Wet snow avalanches occur predominantly in the spring. They are typically released following a period of high air temperatures (above zero degrees) and strong radiation in the spring, or during rainfall (in mid-winter as well). Wet snow avalanches can endanger infrastructure, settlements and people in the mountains. Around one in ten fatal avalanche accidents in the Swiss Alps is caused by a wet snow avalanche.
Lack of previous research into wet snow avalanches
Unlike avalanches consisting of dry snow, wet snow avalanches mostly occur naturally; they are seldom triggered artificially (e.g. by a skier), and avalanche blasting is unlikely to be very successful.The mechanisms that give rise to wet snow avalanches have been the subject of only little research to date. It is evident that the stability of the snowpack is determined by the penetration of melt water and rainwater, and by the interaction of the water with the surrounding snow. In order to predict the timing and magnitude of wet snow avalanches, consideration must be given to both the meteorological conditions and the state of the snowpack. Measuring the properties of the snowpack is difficult because they change rapidly when the snow is penetrated by water. The unstable conditions arising from such penetration are often short-lived, and they can differ significantly, depending on aspect, slope angle and altitude zone.
Radar facilitates new measurements
It is therefore essential to know exactly how much water is present and how it is moving through the snowpack. Given that water can move through layered snow in a consistent or inconsistent pattern, its complex accumulation and runoff behaviour makes the positioning of measuring instruments in the appropriate places a difficult process. This behaviour likewise complicates the numerical simulation of water movement in the snowpack. Sensors inserted directly in the snow can also influence the measurement of the water content and thus create a false picture. Radar devices installed in the ground to investigate the snowpack from underneath are more suitable. Radars installed at the Weissfluhjoch test site (2540 m) and on the Dorfberg (2240 m) above Davos allow researchers to measure the water content and infiltration rate without either disturbing or destroying the snowpack. It has not been possible thus far, however, exactly to calculate the quantity of water contained in the individual snow layers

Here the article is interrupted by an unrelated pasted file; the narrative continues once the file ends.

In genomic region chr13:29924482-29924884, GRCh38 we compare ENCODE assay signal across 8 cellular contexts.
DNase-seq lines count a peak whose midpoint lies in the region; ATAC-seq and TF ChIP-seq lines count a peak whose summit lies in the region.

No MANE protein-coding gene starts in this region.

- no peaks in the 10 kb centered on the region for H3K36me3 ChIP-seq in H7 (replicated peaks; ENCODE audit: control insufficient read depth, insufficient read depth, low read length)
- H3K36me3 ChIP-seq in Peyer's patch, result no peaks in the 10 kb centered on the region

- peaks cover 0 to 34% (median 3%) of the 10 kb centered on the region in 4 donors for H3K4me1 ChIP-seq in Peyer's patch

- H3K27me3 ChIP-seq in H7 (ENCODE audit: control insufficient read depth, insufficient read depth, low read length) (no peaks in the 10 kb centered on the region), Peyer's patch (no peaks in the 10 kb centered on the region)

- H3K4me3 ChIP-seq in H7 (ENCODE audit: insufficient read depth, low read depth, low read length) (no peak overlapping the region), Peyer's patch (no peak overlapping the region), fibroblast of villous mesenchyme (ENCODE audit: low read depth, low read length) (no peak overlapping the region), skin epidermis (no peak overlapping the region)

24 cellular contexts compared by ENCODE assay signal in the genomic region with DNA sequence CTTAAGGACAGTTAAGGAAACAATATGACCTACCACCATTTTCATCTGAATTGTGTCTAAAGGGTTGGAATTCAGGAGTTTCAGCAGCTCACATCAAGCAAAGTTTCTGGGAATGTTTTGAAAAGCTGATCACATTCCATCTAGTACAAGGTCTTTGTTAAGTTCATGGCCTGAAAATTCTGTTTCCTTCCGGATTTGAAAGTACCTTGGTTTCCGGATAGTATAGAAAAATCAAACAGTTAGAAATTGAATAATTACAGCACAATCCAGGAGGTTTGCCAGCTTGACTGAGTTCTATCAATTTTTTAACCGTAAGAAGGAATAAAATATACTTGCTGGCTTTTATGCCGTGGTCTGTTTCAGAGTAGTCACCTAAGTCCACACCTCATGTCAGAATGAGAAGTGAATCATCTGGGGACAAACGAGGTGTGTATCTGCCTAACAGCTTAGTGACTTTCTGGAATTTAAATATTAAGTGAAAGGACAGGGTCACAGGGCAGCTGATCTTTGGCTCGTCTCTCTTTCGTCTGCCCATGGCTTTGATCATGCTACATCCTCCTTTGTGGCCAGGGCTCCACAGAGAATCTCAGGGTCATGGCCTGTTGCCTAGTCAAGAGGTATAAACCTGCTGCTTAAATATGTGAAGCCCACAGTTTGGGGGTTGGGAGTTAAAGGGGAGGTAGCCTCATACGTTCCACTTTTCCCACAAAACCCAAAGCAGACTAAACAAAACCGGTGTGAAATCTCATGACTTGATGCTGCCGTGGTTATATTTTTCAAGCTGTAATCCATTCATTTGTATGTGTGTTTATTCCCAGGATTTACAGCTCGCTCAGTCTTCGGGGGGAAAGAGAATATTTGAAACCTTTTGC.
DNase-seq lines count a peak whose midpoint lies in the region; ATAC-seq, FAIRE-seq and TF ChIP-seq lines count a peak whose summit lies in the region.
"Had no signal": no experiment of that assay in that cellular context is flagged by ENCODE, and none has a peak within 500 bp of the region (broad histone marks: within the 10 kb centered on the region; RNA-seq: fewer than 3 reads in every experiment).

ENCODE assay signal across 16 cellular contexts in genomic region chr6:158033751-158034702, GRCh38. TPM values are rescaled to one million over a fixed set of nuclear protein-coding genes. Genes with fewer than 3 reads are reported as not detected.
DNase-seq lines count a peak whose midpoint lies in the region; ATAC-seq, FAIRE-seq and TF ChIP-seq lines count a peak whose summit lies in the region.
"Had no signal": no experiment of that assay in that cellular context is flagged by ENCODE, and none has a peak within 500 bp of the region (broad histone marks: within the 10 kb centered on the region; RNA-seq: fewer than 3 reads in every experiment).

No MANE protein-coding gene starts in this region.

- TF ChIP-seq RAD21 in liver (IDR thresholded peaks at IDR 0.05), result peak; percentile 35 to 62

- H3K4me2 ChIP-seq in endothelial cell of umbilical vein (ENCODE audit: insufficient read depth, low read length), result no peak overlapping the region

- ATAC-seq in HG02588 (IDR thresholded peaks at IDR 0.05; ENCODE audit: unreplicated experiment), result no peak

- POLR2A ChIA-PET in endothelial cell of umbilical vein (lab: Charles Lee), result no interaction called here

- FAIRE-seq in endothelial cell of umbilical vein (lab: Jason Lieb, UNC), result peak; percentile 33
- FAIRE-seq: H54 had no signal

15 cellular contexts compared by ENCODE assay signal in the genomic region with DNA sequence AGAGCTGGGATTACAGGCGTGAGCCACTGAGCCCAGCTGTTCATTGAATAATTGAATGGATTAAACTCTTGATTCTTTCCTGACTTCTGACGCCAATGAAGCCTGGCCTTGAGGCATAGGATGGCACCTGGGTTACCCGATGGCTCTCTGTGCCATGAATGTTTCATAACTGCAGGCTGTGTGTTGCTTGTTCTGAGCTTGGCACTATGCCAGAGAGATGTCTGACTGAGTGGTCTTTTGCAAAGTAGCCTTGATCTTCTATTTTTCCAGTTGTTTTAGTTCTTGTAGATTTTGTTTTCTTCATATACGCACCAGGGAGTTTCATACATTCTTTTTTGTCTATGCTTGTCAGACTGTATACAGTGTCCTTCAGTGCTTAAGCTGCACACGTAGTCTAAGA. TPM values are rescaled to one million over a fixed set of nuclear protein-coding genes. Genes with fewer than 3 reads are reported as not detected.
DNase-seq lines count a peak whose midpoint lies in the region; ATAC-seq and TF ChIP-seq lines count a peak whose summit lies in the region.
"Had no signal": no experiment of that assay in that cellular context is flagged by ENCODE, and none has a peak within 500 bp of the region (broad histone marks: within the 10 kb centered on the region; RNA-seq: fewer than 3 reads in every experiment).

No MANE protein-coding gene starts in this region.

Snow profile with wet snow
As with dry snow, digging a snow profile in wet snow is a key investigation method. Analyses of profiles excavated in rather unstable snowpacks on the one hand, and in the starting zones of wet slab avalanches on the other, regularly indicate the existence of an isothermal state (snowpack warmed to zero degrees throughout) as well as soft, often faceted layers and a high water content. Key variables, such as the amount of water contained in a snow layer, are difficult to determine, however, without quantitative measuring instruments. Compared with the results of objective measuring methods, even experienced "snow connoisseurs" tend to overestimate the snowpack water content.
The greater the energy, the higher the number of wet snow avalanches
Snow cannot melt until the temperature of the snowpack rises to 0°C, and then only if surplus energy is available. The melting process is thus governed by the snowpack's energy balance; in other words, by the amount of energy captured by the snow and subsequently released to atmosphere. The SNOWPACK model facilitates an analysis of which components of the energy balance influence snow melt most substantially before and during a period of elevated wet snow avalanche activity (Fig. 5). The sun, by way of shortwave radiation, is the most significant energy source, but energy also enters the snowpack through the exchange of heat from the air. This sensible heat flux is not easy to determine because it arises from the interaction of air temperature, snow surface temperature and wind speed. In early spring in particular, when the strength of the sun is still fairly modest, the energy input from this source can exceed that being generated by shortwave radiation. But snow emits energy as well, in particular by way of longwave radiation. If the sky is clear, this outgoing radiation from the snowpack is lost in space, and the surface of the snowpack can become much cooler than the air temperature. The latent heat flux – the energy required to melt or sublimate snow – also eliminates heat from the snowpack. As a general rule, the more positive the snowpack's energy balance, the greater the probability of melting and, therefore, of wet snow avalanches occurring.
Combination of radiation and air and snow temperature data gives rise to reliable forecasts
As a general rule, models for forecasting wet snow avalanches make use of either energy balance figures or conventional meteorological variables. The accuracy of the forecasts produced by each type of model is similar. Forecasting is most reliable with both models when data concerning the energy input (shortwave radiation and air temperature) are combined with data illuminating the heat balance of the snowpack (snow temperatures). The information about the snowpack is important in order to establish if the surplus energy is still being consumed in raising the temperature of the snowpack, or if snow is already melting and producing melt water.